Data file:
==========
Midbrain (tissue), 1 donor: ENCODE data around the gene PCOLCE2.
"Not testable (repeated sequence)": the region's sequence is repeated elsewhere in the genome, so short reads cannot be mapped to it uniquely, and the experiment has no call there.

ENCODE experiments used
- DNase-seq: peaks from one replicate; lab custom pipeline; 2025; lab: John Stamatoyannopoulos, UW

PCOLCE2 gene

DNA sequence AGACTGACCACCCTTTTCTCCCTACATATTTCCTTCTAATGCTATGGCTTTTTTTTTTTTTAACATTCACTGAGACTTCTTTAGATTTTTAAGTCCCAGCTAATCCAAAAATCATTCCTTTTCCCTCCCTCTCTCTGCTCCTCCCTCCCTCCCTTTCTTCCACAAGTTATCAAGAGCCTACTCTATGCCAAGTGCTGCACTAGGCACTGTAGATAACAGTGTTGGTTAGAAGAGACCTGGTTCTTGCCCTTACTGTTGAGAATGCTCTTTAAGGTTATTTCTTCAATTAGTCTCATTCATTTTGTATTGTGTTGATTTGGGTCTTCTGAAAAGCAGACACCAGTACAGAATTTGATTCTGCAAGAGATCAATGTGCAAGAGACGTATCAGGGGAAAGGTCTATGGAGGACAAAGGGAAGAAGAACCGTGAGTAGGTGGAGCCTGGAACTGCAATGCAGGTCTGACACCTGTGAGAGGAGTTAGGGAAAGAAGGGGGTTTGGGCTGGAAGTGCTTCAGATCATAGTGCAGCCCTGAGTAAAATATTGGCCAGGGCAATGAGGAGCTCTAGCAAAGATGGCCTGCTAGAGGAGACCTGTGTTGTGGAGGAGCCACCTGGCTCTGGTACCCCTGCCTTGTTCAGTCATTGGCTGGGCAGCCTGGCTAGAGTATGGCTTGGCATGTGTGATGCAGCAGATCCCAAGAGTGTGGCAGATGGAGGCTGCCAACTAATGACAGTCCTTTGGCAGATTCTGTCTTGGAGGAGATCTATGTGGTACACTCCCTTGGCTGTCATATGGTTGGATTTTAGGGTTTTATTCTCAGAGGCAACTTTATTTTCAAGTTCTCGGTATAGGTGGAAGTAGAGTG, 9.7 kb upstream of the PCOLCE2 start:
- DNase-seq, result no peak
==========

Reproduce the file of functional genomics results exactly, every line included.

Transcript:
Midbrain (tissue), 1 donor: ENCODE data around the gene PCOLCE2.
"Not testable (repeated sequence)": the region's sequence is repeated elsewhere in the genome, so short reads cannot be mapped to it uniquely, and the experiment has no call there.

ENCODE experiments used
- DNase-seq: peaks from one replicate; lab custom pipeline; 2025; lab: John Stamatoyannopoulos, UW

PCOLCE2 gene

DNA sequence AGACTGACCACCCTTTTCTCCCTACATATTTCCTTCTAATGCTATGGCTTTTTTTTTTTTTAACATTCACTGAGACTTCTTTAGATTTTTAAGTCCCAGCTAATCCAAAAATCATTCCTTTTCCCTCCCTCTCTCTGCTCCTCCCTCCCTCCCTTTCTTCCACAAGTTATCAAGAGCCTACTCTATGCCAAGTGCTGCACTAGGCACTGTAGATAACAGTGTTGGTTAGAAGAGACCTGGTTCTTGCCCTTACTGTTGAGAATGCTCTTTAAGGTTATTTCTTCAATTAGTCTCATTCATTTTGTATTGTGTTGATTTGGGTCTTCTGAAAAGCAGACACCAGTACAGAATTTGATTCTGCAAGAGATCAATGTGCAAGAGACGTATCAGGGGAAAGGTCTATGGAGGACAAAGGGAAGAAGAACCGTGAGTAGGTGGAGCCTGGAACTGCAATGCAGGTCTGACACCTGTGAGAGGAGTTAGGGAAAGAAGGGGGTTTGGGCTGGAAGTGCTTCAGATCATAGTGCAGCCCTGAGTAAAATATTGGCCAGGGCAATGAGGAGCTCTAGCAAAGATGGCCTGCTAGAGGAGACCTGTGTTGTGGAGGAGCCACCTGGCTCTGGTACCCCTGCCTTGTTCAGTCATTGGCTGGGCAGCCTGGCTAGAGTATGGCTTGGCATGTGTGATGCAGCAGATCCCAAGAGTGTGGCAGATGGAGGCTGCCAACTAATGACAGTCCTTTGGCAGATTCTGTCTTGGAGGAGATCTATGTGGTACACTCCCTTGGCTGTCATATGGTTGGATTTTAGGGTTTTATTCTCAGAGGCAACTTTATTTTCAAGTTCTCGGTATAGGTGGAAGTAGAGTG, 9.7 kb upstream of the PCOLCE2 start:
- DNase-seq, result no peak